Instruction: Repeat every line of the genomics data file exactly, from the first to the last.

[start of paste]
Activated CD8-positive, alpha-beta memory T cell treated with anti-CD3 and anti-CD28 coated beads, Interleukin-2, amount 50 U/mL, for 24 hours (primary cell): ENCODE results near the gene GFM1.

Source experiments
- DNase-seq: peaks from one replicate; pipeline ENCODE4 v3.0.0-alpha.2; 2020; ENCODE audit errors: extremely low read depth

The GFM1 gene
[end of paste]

Activated CD8-positive, alpha-beta memory T cell treated with anti-CD3 and anti-CD28 coated beads, Interleukin-2, amount 50 U/mL, for 24 hours (primary cell): ENCODE results near the gene GFM1.

Source experiments
- DNase-seq: peaks from one replicate; pipeline ENCODE4 v3.0.0-alpha.2; 2020; ENCODE audit errors: extremely low read depth

The GFM1 gene